As shown in FIG. 6, perimeter piece molding 240 may be butt cut on the end 610 in order to abut facing ends of other perimeter piece moldings or to abut butt cut ends 526 of peripheral piece moldings. Lower edge, here formed by third horizontal surface 252, may be flush with the lower edges of other molding pieces in the ceiling assembly.

FIG. 7 shows an example of a ceiling assembly in the process of installation. For simplicity, installed tiles, walls, and suspension means for T-bars are not shown.

In the example of FIG. 7, third perimeter piece molding 240 is snap-fit to L-bar L. Upper surface, at second horizontal arm 248, extends upwards into the area concealed by the ceiling assembly. Lower edge, formed by third horizontal arm 252, faces downward from the ceiling assembly.

Notches 608 permit T-bar T to pass through a portion of perimeter molding. Notch wall 606 abuts T-bar T, or is reasonably close to prevent a visual gap in the final installation.

The exterior of perimeter piece molding 240 is shown with substantially flat surfaces to allow butt cut ends of other perimeter piece moldings to abut the exterior. Butt cut ends of peripheral piece moldings 520 may also smoothly abut the flat surfaces of perimeter piece molding 240.

FIG. 7 shows a peripheral piece molding 520 in the process of being installed. Upper surface 122′″ will extend upwards into the area concealed by the ceiling assembly. Bottom edge 136′″ will face downward from the ceiling assembly. First butt cut end 526 will abut vertical side 250 of perimeter molding and second coped end 528 will abut a portion of main piece molding 400. Butt cut end 408 may, in other embodiments, connect to other portions of a ceiling assembly.

For instance, the length of peripheral piece molding 520 may be cut to a custom length to accommodate non-uniformly cut tiles or custom-cut tiles, such as may occur at the edges of a ceiling installation. The butt cut end 408 may abut a perimeter molding, or it may abut another butt cut end of a peripheral piece molding to accommodate a custom tile size in between main ceiling grids.

Cross piece molding 500 extends between first main piece molding 400 and second main piece molding 400′. First coped end 506 abuts first main piece molding 400, and second coped end 508 abuts second main piece molding 400′. Bottom edge 136″ faces downward in the ceiling assembly.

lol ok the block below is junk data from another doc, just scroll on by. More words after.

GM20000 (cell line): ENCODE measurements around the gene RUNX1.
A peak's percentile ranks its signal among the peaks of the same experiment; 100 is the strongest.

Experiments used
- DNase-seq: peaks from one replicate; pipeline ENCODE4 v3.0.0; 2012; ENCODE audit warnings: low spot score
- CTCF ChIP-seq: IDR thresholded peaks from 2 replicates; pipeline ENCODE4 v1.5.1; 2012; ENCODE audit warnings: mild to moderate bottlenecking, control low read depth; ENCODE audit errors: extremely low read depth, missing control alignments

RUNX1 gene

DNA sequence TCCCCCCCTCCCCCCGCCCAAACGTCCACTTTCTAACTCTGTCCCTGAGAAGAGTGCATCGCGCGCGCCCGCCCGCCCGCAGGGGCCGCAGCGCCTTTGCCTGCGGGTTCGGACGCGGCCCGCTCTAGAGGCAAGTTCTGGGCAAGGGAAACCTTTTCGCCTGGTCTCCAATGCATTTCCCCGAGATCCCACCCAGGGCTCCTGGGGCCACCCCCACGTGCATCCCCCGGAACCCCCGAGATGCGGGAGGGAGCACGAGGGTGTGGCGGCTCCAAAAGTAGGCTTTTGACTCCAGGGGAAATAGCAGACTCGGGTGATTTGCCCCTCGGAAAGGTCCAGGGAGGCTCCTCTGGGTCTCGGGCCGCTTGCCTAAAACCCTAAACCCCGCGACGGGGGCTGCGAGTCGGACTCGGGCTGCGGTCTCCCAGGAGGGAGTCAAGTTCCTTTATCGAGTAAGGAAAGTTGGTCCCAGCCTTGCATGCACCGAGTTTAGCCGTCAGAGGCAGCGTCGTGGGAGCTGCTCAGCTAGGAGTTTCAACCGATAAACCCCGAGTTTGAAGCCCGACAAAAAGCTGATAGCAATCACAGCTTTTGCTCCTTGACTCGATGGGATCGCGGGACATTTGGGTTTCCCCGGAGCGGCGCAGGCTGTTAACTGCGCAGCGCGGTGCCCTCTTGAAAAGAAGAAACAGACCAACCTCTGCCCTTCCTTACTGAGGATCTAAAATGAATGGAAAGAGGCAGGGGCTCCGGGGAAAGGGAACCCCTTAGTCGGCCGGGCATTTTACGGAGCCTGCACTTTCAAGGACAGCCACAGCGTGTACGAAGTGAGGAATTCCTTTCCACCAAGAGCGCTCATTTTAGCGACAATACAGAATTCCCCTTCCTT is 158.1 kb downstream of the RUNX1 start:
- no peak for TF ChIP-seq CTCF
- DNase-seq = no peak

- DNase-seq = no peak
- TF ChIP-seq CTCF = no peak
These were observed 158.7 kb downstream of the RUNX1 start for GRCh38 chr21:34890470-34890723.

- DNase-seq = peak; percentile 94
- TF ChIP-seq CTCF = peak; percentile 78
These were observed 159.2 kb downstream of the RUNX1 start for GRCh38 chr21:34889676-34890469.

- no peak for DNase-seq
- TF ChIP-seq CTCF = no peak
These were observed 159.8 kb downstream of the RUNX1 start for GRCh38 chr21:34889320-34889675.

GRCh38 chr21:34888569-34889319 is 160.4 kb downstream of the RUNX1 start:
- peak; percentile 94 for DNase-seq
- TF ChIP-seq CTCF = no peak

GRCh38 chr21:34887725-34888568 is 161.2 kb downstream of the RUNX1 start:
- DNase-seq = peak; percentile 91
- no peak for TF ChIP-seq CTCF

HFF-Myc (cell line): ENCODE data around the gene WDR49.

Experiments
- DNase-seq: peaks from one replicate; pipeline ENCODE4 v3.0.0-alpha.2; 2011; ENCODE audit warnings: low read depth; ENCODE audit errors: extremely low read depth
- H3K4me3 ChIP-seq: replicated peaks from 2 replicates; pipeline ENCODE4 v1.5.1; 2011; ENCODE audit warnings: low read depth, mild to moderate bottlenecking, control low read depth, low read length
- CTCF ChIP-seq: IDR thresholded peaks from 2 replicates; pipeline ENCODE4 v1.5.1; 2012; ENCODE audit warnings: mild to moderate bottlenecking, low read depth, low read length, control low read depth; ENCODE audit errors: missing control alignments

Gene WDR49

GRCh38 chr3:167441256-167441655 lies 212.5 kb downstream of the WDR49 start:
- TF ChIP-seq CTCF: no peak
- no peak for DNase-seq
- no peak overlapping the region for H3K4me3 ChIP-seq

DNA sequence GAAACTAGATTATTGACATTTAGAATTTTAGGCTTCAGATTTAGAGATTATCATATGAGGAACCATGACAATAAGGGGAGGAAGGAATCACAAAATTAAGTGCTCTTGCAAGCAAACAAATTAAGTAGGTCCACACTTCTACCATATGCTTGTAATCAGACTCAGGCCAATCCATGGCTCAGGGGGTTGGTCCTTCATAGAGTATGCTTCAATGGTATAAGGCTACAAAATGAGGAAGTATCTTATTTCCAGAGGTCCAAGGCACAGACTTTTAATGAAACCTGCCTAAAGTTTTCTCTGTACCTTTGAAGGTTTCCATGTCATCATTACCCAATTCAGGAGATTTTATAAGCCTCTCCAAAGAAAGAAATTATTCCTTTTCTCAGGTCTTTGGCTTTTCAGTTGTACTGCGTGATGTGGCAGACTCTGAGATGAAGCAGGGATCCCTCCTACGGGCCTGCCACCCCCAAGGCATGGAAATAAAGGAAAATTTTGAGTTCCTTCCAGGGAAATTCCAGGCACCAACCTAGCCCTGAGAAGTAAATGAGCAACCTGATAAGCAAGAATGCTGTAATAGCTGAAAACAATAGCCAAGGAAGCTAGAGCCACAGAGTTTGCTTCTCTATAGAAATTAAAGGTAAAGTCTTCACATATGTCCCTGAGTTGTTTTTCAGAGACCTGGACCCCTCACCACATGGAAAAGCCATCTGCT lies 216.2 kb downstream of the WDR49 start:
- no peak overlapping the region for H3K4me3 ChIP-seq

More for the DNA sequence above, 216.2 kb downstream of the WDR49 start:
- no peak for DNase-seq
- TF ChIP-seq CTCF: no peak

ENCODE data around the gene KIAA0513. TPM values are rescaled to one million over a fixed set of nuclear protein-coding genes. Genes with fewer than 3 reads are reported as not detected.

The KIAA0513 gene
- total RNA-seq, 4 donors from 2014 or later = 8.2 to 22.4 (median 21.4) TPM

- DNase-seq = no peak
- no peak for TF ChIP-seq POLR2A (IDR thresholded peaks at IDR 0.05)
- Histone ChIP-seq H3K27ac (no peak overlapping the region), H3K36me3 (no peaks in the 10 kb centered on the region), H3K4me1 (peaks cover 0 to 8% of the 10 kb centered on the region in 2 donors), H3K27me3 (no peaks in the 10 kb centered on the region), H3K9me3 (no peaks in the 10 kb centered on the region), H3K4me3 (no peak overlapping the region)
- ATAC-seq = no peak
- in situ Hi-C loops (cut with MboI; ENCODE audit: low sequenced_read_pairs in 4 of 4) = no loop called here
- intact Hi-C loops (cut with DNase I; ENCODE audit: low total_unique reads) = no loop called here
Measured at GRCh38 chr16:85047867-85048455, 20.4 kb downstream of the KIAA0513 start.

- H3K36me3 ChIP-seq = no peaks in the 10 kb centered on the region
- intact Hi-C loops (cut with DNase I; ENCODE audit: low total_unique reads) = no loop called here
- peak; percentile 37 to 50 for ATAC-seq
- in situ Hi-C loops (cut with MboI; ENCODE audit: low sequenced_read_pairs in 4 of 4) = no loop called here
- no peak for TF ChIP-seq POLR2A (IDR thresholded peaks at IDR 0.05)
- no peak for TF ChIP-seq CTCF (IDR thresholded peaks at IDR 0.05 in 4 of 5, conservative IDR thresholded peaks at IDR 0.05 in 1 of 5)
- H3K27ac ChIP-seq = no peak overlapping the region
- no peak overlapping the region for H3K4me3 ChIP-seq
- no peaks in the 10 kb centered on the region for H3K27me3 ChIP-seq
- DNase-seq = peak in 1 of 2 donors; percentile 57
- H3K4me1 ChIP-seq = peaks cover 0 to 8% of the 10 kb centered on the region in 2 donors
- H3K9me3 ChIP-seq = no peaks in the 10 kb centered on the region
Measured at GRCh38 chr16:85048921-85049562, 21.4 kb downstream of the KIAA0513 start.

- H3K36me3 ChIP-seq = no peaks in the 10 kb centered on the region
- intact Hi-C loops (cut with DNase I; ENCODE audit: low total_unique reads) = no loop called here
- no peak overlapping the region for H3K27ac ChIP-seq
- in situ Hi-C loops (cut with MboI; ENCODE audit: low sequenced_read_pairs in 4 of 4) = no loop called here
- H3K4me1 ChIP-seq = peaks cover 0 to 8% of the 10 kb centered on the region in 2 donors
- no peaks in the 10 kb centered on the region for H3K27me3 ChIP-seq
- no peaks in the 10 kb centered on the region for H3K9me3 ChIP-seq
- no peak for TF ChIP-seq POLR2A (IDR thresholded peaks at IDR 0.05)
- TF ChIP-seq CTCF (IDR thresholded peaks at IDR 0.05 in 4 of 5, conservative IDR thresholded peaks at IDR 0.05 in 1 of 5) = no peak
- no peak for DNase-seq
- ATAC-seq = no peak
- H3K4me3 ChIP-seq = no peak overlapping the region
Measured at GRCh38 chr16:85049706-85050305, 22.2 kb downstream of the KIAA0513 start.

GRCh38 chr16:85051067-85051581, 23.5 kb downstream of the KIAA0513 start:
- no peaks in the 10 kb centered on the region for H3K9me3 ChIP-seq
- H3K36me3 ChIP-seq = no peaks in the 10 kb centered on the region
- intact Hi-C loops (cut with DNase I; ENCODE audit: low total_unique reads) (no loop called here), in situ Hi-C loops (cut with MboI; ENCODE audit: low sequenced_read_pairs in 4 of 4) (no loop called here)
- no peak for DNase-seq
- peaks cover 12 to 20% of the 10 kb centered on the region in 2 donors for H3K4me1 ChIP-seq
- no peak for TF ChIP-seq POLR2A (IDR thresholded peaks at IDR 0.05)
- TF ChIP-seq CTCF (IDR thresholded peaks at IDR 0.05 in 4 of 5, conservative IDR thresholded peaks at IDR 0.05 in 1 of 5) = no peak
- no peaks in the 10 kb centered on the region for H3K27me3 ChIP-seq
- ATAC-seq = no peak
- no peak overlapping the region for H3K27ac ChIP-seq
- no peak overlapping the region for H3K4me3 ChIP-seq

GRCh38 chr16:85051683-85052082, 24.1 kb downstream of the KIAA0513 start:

FIG. 7 also shows a T-bar T extending through a notch in first main piece molding 400 and a notch 406 in second main piece molding. Notch wall 404 abuts T-bar T, or is reasonably close to prevent a visual gap in the final installation.

Turning now to formation methods for the molding system, while other formation methods may be used, the decorative molding may be extruded against a die to create a one-piece molding unit. The material for the molding may comprise composite wood, a synthetic composite, or a plastic such as PVC.

While the groove for the clip assemblies may be created during the molding process, the groove can be formed more precisely by cutting or etching the groove into the extruded molding to form the clip assembly.

The main piece molding can be fabricated to custom length, or it can be created to longer lengths and cut down to appropriate sizes, such as by sawing. For example, the main piece molding may be extruded to an initial 73 inch length and processed to create the clip assembly. Several pieces, for example, five, may be placed into a machining nest and fed into a set of saws that cut the extruded grooved pieces down to a 72 inch finished length. Simultaneously, three dado blade sets, or other cutting tools, may also cut the required notches.

The cross-piece molding 500 may be cut from an extruded grooved piece to a finished length of, for example 23.13 inches. The piece may then be cycled back and forth between two aligned punch units, which are connected by a rail, to form the opposed coped first and second ends 506 and 508. Other alternatives are available to form the coped edges, such as a CNC machine equipped with a router bit, laser cutting, etc.

The peripheral edge molding 520 may be cut from an extruded grooved piece to a finished length of, for example 22.79 inches. The cutting may form a butt cut surface on butt cut end 526, and the piece may then be punched to form coped end 528. Other alternatives are available to form the coped end 528, such as a CNC machine equipped with a router bit, laser cutting, etc

The perimeter molding can be fabricated to custom length, or it can be created to longer lengths and cut down to appropriate sizes, such as by sawing. For example, the perimeter molding may be extruded to an initial 73 inch length. Several pieces, for example, five, may be placed into a machining nest and fed into a set of saws that cut the extruded pieces down to a 72 inch finished length. Three dado blade sets, or other cutting tools, may then cut the required notches.